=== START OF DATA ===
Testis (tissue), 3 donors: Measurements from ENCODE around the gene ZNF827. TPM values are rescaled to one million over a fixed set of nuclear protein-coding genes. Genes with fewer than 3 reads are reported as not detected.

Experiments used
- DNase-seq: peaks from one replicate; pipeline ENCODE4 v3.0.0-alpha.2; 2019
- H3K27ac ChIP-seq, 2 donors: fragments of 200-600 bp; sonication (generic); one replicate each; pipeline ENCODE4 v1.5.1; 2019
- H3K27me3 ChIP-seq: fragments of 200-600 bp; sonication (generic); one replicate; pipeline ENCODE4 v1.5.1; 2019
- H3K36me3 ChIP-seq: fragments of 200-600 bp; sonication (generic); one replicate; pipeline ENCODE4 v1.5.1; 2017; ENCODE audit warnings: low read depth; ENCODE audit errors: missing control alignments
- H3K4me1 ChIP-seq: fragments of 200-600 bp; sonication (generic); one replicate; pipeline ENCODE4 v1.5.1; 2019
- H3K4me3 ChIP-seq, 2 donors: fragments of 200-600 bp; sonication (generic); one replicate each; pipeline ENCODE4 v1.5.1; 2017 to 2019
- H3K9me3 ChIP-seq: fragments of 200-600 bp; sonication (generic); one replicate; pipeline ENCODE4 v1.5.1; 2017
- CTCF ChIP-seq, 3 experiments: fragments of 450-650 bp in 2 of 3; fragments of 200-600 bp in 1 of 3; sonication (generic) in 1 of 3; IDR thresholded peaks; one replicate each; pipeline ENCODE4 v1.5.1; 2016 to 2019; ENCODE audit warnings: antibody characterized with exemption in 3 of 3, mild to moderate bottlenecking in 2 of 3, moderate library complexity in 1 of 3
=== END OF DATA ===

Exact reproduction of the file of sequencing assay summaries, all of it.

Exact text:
Testis (tissue), 3 donors: Measurements from ENCODE around the gene ZNF827. TPM values are rescaled to one million over a fixed set of nuclear protein-coding genes. Genes with fewer than 3 reads are reported as not detected.

Experiments used
- DNase-seq: peaks from one replicate; pipeline ENCODE4 v3.0.0-alpha.2; 2019
- H3K27ac ChIP-seq, 2 donors: fragments of 200-600 bp; sonication (generic); one replicate each; pipeline ENCODE4 v1.5.1; 2019
- H3K27me3 ChIP-seq: fragments of 200-600 bp; sonication (generic); one replicate; pipeline ENCODE4 v1.5.1; 2019
- H3K36me3 ChIP-seq: fragments of 200-600 bp; sonication (generic); one replicate; pipeline ENCODE4 v1.5.1; 2017; ENCODE audit warnings: low read depth; ENCODE audit errors: missing control alignments
- H3K4me1 ChIP-seq: fragments of 200-600 bp; sonication (generic); one replicate; pipeline ENCODE4 v1.5.1; 2019
- H3K4me3 ChIP-seq, 2 donors: fragments of 200-600 bp; sonication (generic); one replicate each; pipeline ENCODE4 v1.5.1; 2017 to 2019
- H3K9me3 ChIP-seq: fragments of 200-600 bp; sonication (generic); one replicate; pipeline ENCODE4 v1.5.1; 2017
- CTCF ChIP-seq, 3 experiments: fragments of 450-650 bp in 2 of 3; fragments of 200-600 bp in 1 of 3; sonication (generic) in 1 of 3; IDR thresholded peaks; one replicate each; pipeline ENCODE4 v1.5.1; 2016 to 2019; ENCODE audit warnings: antibody characterized with exemption in 3 of 3, mild to moderate bottlenecking in 2 of 3, moderate library complexity in 1 of 3